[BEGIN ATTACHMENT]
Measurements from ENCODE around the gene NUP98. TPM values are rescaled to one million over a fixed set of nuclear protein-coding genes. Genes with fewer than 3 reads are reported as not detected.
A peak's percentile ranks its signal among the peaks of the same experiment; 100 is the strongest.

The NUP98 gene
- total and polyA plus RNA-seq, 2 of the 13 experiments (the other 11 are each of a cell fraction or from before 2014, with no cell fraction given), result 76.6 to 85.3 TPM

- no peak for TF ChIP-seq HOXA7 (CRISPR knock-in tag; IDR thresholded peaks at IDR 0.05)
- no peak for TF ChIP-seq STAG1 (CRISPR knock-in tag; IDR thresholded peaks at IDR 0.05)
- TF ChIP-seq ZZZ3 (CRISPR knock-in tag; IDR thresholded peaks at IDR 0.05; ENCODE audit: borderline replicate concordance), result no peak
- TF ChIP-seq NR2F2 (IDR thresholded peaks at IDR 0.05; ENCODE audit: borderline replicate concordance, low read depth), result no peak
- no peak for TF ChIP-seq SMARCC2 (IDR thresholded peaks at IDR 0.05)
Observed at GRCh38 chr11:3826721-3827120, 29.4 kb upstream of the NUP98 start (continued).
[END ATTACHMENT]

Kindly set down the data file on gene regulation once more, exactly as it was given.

Measurements from ENCODE around the gene NUP98. TPM values are rescaled to one million over a fixed set of nuclear protein-coding genes. Genes with fewer than 3 reads are reported as not detected.
A peak's percentile ranks its signal among the peaks of the same experiment; 100 is the strongest.

The NUP98 gene
- total and polyA plus RNA-seq, 2 of the 13 experiments (the other 11 are each of a cell fraction or from before 2014, with no cell fraction given), result 76.6 to 85.3 TPM

- no peak for TF ChIP-seq HOXA7 (CRISPR knock-in tag; IDR thresholded peaks at IDR 0.05)
- no peak for TF ChIP-seq STAG1 (CRISPR knock-in tag; IDR thresholded peaks at IDR 0.05)
- TF ChIP-seq ZZZ3 (CRISPR knock-in tag; IDR thresholded peaks at IDR 0.05; ENCODE audit: borderline replicate concordance), result no peak
- TF ChIP-seq NR2F2 (IDR thresholded peaks at IDR 0.05; ENCODE audit: borderline replicate concordance, low read depth), result no peak
- no peak for TF ChIP-seq SMARCC2 (IDR thresholded peaks at IDR 0.05)
Observed at GRCh38 chr11:3826721-3827120, 29.4 kb upstream of the NUP98 start (continued).